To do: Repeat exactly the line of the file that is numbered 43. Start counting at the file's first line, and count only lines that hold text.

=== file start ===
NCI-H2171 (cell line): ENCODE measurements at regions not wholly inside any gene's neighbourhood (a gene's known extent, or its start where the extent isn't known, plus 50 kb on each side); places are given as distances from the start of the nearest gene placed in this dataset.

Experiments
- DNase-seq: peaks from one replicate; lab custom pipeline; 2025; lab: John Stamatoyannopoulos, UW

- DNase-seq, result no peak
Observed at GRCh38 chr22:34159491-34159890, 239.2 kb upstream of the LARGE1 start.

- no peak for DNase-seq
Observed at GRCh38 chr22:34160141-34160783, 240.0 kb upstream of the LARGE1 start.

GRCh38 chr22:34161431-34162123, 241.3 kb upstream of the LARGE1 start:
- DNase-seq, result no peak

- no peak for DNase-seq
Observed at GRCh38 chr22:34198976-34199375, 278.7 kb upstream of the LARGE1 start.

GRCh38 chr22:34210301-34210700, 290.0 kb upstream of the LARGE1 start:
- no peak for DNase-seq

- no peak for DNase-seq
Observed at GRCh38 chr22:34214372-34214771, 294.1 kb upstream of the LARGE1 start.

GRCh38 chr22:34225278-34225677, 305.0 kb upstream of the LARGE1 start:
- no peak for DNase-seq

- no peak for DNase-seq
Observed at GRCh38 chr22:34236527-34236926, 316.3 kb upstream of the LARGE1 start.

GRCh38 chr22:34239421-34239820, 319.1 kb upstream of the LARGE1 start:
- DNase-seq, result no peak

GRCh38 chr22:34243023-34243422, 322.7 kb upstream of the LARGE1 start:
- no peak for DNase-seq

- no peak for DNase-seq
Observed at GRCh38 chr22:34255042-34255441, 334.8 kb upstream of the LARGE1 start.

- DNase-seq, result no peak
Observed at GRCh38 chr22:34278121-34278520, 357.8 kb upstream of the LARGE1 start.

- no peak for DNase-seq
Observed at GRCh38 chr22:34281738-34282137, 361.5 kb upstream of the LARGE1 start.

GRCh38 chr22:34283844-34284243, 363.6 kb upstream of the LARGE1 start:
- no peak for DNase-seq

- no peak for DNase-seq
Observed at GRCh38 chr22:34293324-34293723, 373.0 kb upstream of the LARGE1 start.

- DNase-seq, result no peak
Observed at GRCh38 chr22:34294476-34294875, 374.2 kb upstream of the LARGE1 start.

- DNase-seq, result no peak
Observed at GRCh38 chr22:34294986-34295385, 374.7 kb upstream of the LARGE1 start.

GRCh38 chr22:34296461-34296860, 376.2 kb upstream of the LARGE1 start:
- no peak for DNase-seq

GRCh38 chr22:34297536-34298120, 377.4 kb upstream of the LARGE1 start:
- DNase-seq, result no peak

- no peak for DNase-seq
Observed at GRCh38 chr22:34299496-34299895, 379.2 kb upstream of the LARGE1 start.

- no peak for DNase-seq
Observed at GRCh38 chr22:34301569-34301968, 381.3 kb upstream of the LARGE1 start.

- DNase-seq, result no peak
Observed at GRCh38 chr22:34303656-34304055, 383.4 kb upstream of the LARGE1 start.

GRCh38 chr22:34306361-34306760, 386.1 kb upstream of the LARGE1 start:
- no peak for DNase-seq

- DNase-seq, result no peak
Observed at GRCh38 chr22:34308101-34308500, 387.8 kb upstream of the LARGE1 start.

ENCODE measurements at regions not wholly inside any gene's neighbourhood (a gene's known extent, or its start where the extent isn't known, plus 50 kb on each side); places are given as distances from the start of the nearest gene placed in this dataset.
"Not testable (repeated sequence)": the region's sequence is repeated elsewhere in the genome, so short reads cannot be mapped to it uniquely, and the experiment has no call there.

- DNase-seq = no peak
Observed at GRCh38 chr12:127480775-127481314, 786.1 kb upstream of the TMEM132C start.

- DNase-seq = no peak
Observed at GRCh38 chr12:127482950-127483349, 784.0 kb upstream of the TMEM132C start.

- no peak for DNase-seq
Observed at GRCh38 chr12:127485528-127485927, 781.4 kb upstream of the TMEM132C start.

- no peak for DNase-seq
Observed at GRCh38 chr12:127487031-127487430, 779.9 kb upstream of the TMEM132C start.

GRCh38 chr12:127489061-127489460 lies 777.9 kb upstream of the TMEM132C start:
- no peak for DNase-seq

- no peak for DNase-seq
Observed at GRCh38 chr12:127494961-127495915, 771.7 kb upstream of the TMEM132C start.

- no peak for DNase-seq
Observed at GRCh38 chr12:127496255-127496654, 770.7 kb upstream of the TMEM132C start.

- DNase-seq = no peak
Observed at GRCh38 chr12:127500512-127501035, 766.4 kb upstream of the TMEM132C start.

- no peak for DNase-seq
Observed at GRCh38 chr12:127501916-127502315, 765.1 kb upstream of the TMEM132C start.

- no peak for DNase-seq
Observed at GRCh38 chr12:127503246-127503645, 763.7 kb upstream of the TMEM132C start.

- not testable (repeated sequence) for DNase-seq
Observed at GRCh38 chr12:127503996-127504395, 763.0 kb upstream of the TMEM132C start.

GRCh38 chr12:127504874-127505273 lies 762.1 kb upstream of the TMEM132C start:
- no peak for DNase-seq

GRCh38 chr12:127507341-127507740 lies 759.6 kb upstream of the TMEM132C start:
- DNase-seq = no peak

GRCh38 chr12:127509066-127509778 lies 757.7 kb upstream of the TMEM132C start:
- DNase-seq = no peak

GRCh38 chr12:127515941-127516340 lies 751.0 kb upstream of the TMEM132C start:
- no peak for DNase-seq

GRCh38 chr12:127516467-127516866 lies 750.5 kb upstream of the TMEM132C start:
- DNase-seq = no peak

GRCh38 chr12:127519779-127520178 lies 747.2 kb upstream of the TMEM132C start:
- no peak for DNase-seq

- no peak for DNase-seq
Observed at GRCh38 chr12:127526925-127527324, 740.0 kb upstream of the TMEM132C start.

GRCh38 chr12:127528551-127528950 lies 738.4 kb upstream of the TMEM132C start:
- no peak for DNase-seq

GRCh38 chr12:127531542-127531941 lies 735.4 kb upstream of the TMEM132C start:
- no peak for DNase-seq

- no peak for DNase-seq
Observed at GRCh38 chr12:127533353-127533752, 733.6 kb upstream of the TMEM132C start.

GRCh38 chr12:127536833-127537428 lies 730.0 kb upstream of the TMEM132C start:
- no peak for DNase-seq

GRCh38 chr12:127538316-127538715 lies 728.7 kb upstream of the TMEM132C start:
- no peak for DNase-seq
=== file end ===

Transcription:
Observed at GRCh38 chr22:34299496-34299895, 379.2 kb upstream of the LARGE1 start.